Video games have become a part of the mainstream of our culture. Since video games went commercial in 1971 (Computer Space) they have grown in popularity to the point we see today with multiple platforms, and so many varieties of games as to literally have something for everyone.
So why then, when you are having a conversation regarding gamers does an image similar to the one pictured here come to mind? Okay maybe they have more clothes on, but there is a similarity in the descriptions. Typically they are heavy set, frequently wear glasses, often have body odor issues, are social misfits that are more at home with their computer/console than they are with fellow human beings.
I am here to tell you that this description may have had it’s place in the early days of the video game age (after all stereotypes are usually grounded in fact at some point). However, these images cannot be further from the truth about a majority of the masses who play video games.
According to the Entertainment Software Association
- Sixty-eight percent of American households play computer or video games.
- The average game player is 35 years old and has been playing games for 12 years.
- The average age of the most frequent game purchaser is 39 years old.
- Forty percent of all game players are women. In fact, women over the age of 18 represent a significantly greater portion of the game-playing population (34 percent) than boys age 17 or younger (18 percent).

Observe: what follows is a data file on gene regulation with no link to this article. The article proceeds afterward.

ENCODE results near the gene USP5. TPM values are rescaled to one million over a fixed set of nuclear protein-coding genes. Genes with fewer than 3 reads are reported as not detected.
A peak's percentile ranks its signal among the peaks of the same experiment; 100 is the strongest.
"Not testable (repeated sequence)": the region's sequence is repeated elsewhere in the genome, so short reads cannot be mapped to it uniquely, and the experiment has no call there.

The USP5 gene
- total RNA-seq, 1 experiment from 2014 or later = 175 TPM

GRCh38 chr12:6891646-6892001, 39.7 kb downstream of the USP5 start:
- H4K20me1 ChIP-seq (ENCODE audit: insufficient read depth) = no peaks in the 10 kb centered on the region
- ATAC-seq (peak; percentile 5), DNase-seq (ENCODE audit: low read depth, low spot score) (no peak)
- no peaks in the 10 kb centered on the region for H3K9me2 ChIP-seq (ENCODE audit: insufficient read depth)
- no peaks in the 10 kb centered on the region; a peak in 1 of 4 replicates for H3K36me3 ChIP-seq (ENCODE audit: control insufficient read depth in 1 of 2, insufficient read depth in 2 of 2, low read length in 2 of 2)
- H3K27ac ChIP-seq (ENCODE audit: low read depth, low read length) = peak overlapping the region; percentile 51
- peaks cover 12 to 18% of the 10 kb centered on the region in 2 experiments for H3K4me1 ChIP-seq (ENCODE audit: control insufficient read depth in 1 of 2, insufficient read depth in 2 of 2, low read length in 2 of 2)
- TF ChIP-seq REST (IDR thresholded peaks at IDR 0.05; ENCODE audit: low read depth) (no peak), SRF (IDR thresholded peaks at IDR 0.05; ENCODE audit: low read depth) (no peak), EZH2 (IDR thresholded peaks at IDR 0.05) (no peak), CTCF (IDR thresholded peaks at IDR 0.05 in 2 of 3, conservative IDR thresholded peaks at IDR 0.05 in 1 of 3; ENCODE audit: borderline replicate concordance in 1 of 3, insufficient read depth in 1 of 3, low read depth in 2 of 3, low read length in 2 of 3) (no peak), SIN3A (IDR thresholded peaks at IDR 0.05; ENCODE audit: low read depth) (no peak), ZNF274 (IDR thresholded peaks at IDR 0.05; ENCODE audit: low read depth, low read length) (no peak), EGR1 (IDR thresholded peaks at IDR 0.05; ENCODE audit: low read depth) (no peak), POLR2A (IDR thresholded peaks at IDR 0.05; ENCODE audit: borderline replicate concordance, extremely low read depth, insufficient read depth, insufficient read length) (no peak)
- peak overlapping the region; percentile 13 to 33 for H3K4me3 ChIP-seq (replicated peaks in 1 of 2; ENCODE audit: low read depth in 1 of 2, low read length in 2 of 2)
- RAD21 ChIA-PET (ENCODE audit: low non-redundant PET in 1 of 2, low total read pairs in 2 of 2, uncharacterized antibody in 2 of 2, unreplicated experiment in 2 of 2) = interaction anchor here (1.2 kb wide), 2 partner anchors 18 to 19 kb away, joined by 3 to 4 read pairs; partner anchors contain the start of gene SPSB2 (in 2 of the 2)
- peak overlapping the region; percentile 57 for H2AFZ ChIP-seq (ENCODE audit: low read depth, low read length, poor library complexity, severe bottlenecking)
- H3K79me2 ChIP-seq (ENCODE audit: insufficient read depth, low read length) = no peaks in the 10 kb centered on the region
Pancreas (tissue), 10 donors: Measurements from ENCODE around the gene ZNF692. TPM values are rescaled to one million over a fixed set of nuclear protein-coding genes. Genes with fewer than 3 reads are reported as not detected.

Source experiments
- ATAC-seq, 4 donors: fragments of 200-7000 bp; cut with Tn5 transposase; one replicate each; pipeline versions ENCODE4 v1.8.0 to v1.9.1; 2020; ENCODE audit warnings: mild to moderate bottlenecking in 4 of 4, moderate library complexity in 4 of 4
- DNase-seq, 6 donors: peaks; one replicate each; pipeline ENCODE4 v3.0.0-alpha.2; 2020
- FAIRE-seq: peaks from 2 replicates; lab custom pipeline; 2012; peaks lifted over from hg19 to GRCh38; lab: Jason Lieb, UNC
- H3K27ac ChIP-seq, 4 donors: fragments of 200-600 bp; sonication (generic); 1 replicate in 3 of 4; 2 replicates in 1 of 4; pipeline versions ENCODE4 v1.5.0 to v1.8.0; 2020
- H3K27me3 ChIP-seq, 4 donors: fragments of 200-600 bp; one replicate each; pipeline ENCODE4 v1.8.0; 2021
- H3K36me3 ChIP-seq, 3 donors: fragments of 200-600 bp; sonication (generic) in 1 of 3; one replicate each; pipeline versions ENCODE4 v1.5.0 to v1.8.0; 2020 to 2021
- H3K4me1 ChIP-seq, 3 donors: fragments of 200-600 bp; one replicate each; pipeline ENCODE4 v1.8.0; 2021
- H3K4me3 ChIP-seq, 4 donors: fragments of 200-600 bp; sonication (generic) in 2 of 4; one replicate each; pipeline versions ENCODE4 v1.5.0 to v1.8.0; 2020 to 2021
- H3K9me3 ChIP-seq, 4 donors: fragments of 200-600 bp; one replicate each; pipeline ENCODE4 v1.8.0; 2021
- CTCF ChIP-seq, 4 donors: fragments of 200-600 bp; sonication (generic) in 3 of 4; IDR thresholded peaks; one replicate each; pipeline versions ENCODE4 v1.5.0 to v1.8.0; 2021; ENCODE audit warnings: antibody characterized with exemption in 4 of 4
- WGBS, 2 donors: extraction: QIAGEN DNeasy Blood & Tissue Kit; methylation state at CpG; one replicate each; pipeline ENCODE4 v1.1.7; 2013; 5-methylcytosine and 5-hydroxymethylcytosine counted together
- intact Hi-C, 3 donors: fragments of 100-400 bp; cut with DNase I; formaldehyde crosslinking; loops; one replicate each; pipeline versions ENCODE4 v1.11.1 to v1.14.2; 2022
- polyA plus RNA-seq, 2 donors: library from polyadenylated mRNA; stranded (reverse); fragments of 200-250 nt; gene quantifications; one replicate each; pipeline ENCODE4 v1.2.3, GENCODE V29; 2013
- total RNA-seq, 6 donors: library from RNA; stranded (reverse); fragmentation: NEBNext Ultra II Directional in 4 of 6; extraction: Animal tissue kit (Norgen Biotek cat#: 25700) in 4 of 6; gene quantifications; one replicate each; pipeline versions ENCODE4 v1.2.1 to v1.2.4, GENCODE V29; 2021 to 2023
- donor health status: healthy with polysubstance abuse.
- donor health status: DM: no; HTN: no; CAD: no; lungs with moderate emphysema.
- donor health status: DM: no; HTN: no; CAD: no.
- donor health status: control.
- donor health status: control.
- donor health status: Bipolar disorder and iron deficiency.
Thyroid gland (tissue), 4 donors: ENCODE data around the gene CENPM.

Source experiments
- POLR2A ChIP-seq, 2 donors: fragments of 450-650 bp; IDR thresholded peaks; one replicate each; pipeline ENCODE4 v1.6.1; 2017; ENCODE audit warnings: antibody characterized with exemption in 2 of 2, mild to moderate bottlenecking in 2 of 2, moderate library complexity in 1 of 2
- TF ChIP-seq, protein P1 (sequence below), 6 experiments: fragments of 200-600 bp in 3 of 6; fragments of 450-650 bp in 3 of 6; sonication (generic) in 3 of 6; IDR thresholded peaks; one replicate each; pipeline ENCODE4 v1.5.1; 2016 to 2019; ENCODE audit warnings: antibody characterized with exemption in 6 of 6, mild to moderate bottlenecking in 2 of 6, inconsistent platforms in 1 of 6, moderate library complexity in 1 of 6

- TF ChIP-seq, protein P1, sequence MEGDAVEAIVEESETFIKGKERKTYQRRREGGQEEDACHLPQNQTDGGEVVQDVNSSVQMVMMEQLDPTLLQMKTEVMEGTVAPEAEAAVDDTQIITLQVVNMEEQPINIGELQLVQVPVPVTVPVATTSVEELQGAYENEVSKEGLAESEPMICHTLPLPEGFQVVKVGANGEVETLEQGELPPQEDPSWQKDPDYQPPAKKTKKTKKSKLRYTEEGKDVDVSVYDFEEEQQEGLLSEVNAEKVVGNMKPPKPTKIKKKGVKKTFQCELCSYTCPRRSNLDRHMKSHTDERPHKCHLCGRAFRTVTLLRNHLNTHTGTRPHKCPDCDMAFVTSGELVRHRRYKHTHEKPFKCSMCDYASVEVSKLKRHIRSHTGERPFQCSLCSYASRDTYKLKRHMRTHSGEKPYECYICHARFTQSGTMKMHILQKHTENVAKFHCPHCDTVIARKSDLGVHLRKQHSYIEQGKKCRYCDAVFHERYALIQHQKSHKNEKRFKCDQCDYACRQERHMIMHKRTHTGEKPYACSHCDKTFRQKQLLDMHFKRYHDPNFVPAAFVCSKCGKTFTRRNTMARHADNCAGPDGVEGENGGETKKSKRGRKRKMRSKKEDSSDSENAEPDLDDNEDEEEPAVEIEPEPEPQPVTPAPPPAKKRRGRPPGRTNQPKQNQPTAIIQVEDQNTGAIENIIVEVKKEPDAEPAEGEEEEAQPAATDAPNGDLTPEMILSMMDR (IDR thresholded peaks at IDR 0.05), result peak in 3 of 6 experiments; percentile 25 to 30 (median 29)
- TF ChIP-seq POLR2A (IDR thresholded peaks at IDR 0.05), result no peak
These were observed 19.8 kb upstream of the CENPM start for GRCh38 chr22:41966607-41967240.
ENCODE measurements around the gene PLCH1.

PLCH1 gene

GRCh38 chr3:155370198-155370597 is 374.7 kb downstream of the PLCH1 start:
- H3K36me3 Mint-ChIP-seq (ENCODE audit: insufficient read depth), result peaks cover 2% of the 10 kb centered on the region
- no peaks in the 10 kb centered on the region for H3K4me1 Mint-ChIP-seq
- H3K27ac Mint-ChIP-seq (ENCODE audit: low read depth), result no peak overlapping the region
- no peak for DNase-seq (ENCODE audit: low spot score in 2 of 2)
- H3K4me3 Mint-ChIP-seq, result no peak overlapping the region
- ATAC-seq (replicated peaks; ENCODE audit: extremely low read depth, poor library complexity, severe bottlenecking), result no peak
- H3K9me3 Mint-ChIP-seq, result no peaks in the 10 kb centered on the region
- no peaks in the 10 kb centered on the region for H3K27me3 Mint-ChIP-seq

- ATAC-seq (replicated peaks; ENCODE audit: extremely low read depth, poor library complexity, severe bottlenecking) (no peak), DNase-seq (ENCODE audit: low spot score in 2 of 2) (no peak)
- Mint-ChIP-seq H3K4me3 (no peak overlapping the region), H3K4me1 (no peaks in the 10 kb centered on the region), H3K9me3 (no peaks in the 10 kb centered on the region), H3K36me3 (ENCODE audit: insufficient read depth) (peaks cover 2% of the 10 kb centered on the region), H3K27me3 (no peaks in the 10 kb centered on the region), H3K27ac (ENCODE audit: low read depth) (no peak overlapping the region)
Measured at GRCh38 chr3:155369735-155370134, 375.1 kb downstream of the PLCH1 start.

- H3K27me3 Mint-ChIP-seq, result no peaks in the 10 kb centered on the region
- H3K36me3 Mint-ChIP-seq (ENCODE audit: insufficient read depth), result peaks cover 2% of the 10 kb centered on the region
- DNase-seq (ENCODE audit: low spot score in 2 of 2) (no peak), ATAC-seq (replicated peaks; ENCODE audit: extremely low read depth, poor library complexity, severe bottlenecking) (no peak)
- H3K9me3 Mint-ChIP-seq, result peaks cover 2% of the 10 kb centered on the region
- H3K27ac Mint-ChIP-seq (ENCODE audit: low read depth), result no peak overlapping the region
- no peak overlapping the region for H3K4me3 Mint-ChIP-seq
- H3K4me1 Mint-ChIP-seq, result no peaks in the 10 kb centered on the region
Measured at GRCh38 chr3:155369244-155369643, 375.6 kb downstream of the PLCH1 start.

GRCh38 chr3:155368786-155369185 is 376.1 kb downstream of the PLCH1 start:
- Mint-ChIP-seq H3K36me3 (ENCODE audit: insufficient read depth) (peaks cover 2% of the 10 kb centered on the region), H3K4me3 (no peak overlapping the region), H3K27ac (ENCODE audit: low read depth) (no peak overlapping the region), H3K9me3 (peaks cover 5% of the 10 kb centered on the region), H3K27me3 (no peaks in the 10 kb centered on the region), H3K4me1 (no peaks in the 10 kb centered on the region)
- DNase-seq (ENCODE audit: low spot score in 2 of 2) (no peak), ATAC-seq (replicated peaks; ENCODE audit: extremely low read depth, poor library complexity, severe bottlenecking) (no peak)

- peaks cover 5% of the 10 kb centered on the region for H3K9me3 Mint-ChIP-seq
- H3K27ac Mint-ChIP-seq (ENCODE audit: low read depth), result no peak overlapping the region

- In 2009, 25 percent of Americans over the age of 50 play video games, an increase from nine percent in 1999.
- Thirty-seven percent of heads of households play games on a wireless device, such as a cell phone or PDA, up from 20 percent in 2002.
A December 2008 study by the Pew Internet and American Life Project found that 53 percent of all Americans over the age of 18 play video games.
So the question becomes, if all of these statistics show that gamers are a diverse cross section of the population, why does the stereotype continue? The answer is not an easy one to pin down. Perhaps it is the way video gamers are portrayed by the media that continues to propagate the stereotype in our culture. Perhaps it is society itself that doesn’t want to admit that they take time out to play games.
I do not have the answer to this question. Games have evolved a great deal since their humble commercial beginnings in 1971. Perhaps way back then it was the quintessential nerd/geek that was at the forefront of playing these games. Today however, there is a game to suit just about every dynamic in our culture. It is time for us to set aside the old stereotypes and accept that a good portion of us can now call ourselves gamers.